Google Map | 802-436-1448

<< Back to main

Farm newsletter May 28th, 2019

Posted 5/28/2019 5:04pm by Kerry Gawalt.

Dear CSA members and farm friends,

The weather this year has been quite challenging for vegetable farming and compost trucking. We had a long, cold spring with endless rain. This means that the soil has been slow to warm up and dry out to work up for the plants. A big part of our farm business involves the sale of compost. Our town road was posted until about a week ago. This meant that the tractor trailer and dump trucks that haul the compost had been delayed for about 7 weeks. We hope to start hauling compost tomorrow. We usually sell 500-600 yards each Spring and the balance in the Fall. Most of the compost goes to commercial vegetable operations. Back in the garden we decided to transplant some crops to get them in on schedule. We started snap peas and sweet corn in the heated greenhouse and put them out over the last 3 weeks. We have our potatoes up, peas in, lettuce, spinach, onions, kale, beets, herbs, chard, leeks, shallots, corn and greens transplanted. The rainbow carrots, radishes and more spinach have been direct seeded. We will plant beans and more lettuce, scallions and greens this week. We will put the tomatoes in the field and greenhouse early next week. Our winter squashes, cucumbers, summer squash and melons will follow along right behind. When the soil temperature is cold, the plants just sit there. Our pastures with their perennial grasses are a great way to study soil temperature. The night time temperatures play a big role in plant growth. The hay fields are a great way to watch this. The cows went out to pasture during the day starting on May 4th. They spent a week transitioning their rumens to the grasses, which are different from stored forage (hay). Now they are out grazing fresh grass day and night. They get a new paddock everyday. They come in to get grain and the cows to get milked. We pasture all our steers over 1 year, pregnant heifers and milking cows together. Our youngstock and dry cows stay home in the barn. For the drafthorses pasture is a limited adventure. The fjord horse is a very efficient breed. They are limited to 3 hours of grazing during the midday and get hay and grain for breakfast and dinner. The fjord puts on weight very easily. They have their own small paddock system which gives them new grass every few days. This promotes good grass growth and works time wise for fence moving.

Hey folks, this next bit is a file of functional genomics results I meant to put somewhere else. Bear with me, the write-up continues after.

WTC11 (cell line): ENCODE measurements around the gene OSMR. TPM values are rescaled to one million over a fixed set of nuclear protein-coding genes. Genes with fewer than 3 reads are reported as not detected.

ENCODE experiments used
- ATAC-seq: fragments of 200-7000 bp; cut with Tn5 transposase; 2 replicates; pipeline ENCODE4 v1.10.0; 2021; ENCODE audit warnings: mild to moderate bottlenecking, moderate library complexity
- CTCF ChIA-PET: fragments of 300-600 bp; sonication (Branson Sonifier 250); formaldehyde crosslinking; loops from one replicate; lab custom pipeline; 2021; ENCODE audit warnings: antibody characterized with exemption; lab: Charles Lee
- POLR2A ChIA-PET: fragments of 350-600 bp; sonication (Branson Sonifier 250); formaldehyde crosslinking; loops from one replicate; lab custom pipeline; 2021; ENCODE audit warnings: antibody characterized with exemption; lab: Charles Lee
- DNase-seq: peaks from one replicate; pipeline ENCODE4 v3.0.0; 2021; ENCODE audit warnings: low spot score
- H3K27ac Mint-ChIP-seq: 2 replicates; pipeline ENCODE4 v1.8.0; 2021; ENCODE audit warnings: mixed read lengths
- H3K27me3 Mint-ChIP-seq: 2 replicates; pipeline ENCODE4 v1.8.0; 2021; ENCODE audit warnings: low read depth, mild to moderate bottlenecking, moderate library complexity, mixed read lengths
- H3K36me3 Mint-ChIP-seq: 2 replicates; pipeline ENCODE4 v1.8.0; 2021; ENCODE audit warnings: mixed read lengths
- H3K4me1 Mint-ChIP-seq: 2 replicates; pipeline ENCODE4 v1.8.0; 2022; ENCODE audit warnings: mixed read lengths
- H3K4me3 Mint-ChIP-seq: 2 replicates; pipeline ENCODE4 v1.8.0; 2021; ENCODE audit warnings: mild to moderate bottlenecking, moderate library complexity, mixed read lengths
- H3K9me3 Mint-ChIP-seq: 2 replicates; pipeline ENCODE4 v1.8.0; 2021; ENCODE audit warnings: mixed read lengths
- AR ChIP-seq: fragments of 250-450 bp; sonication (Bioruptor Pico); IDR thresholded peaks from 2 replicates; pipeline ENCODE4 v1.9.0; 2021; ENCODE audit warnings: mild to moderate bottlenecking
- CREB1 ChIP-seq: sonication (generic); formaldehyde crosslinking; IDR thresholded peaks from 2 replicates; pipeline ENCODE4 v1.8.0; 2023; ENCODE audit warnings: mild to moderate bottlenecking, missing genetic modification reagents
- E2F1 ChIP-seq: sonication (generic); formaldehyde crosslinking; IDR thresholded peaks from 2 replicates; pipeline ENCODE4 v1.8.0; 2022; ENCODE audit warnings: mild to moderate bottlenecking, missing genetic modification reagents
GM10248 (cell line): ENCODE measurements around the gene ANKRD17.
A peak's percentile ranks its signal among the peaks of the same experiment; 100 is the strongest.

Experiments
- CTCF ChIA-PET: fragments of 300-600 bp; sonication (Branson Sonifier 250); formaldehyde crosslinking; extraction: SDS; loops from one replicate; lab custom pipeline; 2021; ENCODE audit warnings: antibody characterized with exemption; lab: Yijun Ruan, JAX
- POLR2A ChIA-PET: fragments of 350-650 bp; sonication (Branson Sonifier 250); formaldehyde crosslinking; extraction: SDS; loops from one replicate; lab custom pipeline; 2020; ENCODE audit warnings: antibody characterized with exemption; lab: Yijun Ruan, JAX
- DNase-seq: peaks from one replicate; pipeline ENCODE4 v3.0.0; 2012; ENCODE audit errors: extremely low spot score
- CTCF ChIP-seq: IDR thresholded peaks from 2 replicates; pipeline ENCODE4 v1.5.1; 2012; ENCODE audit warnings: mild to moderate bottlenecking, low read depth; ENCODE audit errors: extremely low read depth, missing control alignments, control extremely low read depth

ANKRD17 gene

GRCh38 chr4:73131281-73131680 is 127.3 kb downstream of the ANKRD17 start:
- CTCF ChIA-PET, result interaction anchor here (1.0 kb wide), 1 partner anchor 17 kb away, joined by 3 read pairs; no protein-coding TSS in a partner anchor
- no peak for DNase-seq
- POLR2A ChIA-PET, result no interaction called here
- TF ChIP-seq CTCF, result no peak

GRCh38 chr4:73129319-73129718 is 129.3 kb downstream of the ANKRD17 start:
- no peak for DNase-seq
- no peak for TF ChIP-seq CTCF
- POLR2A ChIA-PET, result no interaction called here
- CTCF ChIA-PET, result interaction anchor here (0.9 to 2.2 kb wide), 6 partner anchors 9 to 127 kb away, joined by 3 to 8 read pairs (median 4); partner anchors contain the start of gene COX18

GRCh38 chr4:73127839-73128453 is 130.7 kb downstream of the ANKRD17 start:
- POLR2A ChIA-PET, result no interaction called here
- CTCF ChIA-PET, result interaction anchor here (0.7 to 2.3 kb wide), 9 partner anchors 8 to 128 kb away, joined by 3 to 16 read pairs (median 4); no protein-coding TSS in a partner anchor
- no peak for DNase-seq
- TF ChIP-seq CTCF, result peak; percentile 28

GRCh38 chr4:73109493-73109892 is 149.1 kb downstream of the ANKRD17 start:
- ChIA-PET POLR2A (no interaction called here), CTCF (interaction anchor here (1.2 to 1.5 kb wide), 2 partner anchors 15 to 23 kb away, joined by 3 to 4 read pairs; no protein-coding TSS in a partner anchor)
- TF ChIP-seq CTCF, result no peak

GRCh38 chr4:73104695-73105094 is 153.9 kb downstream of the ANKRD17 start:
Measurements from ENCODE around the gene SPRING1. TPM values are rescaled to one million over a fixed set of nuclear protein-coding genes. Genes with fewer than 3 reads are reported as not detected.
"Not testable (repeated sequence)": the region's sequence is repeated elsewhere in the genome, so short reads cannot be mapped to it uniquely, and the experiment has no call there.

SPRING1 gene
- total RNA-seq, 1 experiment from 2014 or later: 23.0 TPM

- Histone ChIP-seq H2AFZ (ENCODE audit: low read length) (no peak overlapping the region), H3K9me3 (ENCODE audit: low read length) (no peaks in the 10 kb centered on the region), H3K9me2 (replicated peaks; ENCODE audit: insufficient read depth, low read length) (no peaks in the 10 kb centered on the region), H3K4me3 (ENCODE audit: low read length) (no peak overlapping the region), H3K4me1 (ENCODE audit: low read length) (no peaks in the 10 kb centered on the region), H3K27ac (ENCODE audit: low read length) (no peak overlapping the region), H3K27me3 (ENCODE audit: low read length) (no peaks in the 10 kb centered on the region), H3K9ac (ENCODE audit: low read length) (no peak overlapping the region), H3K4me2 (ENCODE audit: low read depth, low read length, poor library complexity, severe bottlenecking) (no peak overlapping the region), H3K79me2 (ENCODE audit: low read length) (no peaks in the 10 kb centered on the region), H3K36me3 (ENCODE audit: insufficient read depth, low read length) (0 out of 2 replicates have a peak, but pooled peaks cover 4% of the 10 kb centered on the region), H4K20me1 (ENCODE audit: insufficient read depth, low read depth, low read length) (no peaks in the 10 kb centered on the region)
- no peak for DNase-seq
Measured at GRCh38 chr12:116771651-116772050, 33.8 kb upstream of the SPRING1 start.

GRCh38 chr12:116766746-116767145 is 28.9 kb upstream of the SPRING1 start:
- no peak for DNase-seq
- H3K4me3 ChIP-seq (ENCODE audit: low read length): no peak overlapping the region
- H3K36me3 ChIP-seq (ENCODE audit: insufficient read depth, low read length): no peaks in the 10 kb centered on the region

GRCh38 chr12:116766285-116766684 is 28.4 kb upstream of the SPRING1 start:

In our cheese plant we are making havarti, havarti with dill, havarti with garlic and herbs and caraway alpine cheese. Our havarti cheeses will be ready for public consumption starting in July. All our cheeses are made with raw milk from our cows and must aged for a minimum of 60 days. The gouda cheese is sold at 3-4 months, at 8-13 months and at 18 months old. Our alpine cheese is sold at 8 months and the caraway alpine at 4-5 months. Our cheddar is best at 3-5 months. The havartis will be ready at 2-3 months. We will have sampling events this summer. Stay tuned for updates. Our CSA full season and summer will start soon. I will send out a weather and crop report as soon as the sun returns.

Our farm crew is working hard to bring the bounty of the farm to tables around the region.

Kerry for the farm crew